Disaster and Emergency, What’s The Difference?
The difference between disaster and emergency is fairly big, although an emergency situation can certainly feel like a disaster to those involved.
Disaster is defined as a sudden calamitous event bringing great damage, loss, or destruction; a sudden or great misfortune or failure.
Emergency is defined as an unforeseen combination of circumstances or the resulting state that calls for immediate action; an urgent need for assistance or relief.
A disaster will likely affect more people and/or will have more devastating consequences than that of an emergency. An emergency can turn into a disaster while a disaster is inherently an emergency situation, if noticed ahead of time. Not all bad results of an emergency will reach the level of disaster.
When I think of disaster and emergency, I consider a disaster to be widespread, regional, or wider. Examples of a disaster may be the consequences of severe weather such as a hurricane, tornado, or flooding. An economic meltdown followed by a rapid devaluation of currency would be considered a disaster, affecting countless millions of people.
An emergency is a situation that requires immediate attention, a situation that could lead to disaster if left alone or unattended. Or, maybe it won’t, although it may seem like it to you nonetheless.
A disaster does not have to be preceded by an emergency. A disaster may come on quickly and without warning, a black-swan event, but not necessarily so. An asteroid strike to the planet could bring about major disaster without an ‘emergency’ before it. If we saw the asteroid coming weeks ahead of time, you could say that we had an emergency on our hands.
An emergency is a situation which may be an impending crisis, and is always something that requires quick or immediate attention. A disaster is a done deal, in that the damage is done, while it may leave behind countless emergencies as the damage unfolds into subordinate events which may themselves last for a long time until they are cleared up or written off.
Examples of Disaster and Emergency
A solar flare / CME event unleashes an EMP (electro-magnetic-pulse) which takes down the electrical power grid of 2/3 the United States. A disaster for sure.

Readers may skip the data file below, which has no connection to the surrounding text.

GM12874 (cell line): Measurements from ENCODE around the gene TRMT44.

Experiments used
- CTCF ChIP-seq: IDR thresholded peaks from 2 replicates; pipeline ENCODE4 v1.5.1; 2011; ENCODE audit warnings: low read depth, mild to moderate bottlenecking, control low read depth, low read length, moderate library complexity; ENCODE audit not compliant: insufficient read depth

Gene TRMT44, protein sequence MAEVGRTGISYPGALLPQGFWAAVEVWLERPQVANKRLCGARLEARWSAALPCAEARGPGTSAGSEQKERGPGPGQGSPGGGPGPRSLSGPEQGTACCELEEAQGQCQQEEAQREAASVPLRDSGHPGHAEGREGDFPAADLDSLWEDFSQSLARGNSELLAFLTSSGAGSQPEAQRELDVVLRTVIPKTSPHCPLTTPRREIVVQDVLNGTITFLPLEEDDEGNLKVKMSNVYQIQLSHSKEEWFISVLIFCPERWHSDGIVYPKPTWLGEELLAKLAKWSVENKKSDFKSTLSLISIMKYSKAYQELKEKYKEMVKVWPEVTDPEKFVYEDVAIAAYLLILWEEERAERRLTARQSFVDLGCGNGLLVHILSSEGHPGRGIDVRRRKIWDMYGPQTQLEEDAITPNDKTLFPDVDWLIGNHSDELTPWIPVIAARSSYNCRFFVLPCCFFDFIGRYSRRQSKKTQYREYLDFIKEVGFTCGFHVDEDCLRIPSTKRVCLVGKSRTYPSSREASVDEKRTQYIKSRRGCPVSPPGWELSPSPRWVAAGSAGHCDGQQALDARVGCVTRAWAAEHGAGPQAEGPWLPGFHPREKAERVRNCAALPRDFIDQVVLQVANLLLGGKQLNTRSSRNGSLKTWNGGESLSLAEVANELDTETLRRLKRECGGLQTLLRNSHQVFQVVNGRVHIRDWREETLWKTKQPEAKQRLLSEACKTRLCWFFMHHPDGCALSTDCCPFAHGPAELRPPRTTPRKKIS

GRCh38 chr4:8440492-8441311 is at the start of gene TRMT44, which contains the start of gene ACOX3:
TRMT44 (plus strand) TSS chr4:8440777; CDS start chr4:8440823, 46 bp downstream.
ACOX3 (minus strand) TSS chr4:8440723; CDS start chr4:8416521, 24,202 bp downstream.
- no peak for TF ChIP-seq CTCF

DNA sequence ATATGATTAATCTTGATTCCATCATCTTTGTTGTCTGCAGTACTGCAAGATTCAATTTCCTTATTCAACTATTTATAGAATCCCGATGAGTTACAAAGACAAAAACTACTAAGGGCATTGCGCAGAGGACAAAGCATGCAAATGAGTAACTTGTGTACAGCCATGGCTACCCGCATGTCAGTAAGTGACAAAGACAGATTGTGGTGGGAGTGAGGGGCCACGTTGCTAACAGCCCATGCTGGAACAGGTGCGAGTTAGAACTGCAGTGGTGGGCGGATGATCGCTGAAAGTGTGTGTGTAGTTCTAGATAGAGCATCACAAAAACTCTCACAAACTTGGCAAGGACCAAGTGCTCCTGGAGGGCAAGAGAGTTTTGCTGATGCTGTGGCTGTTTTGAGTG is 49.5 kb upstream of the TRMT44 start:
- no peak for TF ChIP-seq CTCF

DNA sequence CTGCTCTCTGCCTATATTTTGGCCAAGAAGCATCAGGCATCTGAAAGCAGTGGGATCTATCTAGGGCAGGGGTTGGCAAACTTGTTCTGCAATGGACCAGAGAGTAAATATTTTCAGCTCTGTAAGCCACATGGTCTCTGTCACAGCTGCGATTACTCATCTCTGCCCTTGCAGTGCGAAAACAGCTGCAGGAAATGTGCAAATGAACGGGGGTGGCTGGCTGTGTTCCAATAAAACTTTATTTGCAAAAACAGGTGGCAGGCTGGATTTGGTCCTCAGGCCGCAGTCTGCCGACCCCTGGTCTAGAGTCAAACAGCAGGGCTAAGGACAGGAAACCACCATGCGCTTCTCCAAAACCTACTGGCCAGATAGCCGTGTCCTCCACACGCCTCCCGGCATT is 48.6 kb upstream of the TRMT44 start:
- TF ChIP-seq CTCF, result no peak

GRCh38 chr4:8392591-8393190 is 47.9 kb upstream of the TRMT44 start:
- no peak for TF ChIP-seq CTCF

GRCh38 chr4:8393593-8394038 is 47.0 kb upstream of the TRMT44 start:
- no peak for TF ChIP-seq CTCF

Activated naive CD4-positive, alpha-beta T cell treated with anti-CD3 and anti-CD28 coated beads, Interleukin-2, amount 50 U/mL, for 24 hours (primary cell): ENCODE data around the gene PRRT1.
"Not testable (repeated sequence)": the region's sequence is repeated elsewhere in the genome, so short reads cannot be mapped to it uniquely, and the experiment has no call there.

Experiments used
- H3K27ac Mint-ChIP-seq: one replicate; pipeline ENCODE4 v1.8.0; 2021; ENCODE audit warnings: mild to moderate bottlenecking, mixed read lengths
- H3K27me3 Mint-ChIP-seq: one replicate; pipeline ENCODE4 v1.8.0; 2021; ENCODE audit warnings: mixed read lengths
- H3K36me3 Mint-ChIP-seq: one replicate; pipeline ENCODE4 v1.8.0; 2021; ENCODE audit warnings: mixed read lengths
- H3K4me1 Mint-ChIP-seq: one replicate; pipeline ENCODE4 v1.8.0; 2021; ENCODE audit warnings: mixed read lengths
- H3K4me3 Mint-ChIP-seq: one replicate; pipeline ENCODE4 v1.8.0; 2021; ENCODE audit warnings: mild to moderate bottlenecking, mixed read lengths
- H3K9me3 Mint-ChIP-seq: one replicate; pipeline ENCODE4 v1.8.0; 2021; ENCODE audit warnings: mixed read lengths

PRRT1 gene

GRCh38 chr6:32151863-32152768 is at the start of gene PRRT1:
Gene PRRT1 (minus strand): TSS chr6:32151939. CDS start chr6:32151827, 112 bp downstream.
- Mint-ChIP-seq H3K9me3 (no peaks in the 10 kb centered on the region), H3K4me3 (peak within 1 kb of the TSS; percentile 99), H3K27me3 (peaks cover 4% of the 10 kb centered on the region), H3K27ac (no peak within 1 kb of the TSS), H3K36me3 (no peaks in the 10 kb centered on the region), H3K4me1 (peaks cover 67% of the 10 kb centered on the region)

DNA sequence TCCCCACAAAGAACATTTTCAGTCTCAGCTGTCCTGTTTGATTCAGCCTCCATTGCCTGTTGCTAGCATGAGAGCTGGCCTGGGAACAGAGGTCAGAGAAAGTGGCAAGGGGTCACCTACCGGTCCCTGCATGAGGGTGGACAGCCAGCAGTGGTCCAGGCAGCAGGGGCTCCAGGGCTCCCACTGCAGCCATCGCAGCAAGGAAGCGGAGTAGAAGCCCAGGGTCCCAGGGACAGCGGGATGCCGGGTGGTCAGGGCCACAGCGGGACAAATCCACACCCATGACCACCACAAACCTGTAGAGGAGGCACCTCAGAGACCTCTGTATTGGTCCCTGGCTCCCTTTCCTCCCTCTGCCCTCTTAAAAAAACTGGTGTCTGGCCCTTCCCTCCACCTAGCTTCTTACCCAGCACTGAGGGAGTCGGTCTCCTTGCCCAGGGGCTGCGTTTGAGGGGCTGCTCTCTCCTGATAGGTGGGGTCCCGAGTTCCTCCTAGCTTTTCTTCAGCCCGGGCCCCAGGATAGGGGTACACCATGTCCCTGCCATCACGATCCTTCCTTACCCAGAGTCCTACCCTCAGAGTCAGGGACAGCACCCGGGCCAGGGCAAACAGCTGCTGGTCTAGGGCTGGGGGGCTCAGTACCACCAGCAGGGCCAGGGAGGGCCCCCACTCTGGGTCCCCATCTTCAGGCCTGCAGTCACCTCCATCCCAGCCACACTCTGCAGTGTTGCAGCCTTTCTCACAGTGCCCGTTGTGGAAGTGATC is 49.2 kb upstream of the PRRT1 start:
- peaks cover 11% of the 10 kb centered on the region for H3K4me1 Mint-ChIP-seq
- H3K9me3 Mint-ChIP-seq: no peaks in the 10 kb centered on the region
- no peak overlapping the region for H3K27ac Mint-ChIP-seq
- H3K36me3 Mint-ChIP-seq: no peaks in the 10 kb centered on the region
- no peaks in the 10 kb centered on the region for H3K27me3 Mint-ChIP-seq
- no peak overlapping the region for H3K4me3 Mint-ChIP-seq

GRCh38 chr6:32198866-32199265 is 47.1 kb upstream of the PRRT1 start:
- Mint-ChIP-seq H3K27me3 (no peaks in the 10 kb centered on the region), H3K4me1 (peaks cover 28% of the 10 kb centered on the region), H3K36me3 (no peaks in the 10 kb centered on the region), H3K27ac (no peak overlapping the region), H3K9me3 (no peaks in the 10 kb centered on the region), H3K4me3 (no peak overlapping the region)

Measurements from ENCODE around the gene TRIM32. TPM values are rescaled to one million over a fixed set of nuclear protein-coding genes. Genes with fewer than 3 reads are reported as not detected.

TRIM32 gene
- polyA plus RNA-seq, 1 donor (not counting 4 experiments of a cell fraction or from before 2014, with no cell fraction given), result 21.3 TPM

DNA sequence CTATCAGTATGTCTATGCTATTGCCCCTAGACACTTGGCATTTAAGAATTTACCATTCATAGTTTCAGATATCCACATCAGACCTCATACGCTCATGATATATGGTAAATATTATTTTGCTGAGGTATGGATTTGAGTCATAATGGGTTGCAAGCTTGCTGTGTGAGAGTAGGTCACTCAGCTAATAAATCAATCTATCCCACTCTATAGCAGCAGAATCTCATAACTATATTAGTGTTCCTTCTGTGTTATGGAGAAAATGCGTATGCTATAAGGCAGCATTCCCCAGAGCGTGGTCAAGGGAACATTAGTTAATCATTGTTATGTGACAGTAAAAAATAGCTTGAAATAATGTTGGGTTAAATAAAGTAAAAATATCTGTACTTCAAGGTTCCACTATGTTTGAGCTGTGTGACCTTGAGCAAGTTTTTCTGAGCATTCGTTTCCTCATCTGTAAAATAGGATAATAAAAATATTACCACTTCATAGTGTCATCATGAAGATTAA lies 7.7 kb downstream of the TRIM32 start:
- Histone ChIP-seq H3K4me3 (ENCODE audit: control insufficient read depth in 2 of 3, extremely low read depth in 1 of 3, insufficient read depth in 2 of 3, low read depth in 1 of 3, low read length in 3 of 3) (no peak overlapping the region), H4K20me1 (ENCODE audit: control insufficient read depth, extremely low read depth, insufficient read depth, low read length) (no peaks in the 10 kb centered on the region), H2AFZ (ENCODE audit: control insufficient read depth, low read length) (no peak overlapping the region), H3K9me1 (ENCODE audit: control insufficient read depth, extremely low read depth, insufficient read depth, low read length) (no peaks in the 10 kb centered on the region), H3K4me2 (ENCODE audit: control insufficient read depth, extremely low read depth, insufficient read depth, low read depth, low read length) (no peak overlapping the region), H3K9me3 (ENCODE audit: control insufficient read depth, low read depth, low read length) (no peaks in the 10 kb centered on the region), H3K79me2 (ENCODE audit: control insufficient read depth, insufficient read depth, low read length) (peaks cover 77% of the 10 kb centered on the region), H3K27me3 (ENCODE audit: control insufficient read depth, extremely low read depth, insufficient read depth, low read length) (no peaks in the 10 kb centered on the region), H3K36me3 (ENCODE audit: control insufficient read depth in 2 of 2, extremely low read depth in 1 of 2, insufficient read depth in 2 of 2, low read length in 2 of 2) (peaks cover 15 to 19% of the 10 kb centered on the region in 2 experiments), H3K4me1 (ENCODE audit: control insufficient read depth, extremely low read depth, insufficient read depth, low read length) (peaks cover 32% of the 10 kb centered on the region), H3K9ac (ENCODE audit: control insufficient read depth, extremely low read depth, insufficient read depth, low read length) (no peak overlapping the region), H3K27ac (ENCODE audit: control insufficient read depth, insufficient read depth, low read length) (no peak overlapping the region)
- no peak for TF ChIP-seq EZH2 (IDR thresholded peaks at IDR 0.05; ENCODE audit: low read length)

The Hayward Fault in California rips a magnitude 7.5 earthquake which destroys tens of thousands of homes, injures thousands, and kills hundreds in a highly populated area outside of San Francisco. The electrical power, natural gas, and water utilities are all damaged and offline in the region. A major regional disaster affecting millions.
A declared ‘Greek default’ triggers an economic tsunami as credit-default-swaps are called to perform while the issuers of the insurance do not have the assets and liquidity to pay the bondholders. The major banks and institutions are too leveraged and all fall like dominoes, setting off a new Greater Depression that lasts 13 years. While not a geophysical disaster, a man-made disaster such as this can be just as devastating or even worse.
You are at work and rioting has broken out in the streets outside from an angry mob who has lost their government cheese and are smashing storefront windows and lighting cars on fire in protest. It is an emergency and you need to bug-out safely or ‘bug in’.
You are awakened in the middle of the night as an intruder has just invaded your home in search of valuables, or worse… Your heart is pounding as you realize what is happening, and you reach for your firearm. It is an emergency.
It is winter and you are traveling in your vehicle through the snowy mountains on the way to your destination. You are not on the main roads, and you swerve to avoid a deer which suddenly leaped out from the side of the road. You skid off the road down a moderate embankment, you’ve been injured, and you know that they won’t be able to see you from up on the road. It is an emergency.
Disaster and Emergency are two different things, they are sometimes confused, but they are often related. At Modern Survival Blog.com we often speak of these words, while they each have their place and context with regards to survival and emergency preparedness.
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